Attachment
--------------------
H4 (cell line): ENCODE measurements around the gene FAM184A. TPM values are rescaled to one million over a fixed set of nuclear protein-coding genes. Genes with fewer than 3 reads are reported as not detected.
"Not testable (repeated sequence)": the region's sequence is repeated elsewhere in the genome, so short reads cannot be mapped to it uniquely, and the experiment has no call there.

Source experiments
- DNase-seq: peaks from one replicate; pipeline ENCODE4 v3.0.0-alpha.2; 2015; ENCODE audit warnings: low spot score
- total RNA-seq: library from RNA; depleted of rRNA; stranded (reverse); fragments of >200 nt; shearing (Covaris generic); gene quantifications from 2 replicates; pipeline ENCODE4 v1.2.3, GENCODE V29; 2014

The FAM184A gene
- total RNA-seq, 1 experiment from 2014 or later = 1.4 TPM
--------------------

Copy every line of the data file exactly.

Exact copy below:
H4 (cell line): ENCODE measurements around the gene FAM184A. TPM values are rescaled to one million over a fixed set of nuclear protein-coding genes. Genes with fewer than 3 reads are reported as not detected.
"Not testable (repeated sequence)": the region's sequence is repeated elsewhere in the genome, so short reads cannot be mapped to it uniquely, and the experiment has no call there.

Source experiments
- DNase-seq: peaks from one replicate; pipeline ENCODE4 v3.0.0-alpha.2; 2015; ENCODE audit warnings: low spot score
- total RNA-seq: library from RNA; depleted of rRNA; stranded (reverse); fragments of >200 nt; shearing (Covaris generic); gene quantifications from 2 replicates; pipeline ENCODE4 v1.2.3, GENCODE V29; 2014

The FAM184A gene
- total RNA-seq, 1 experiment from 2014 or later = 1.4 TPM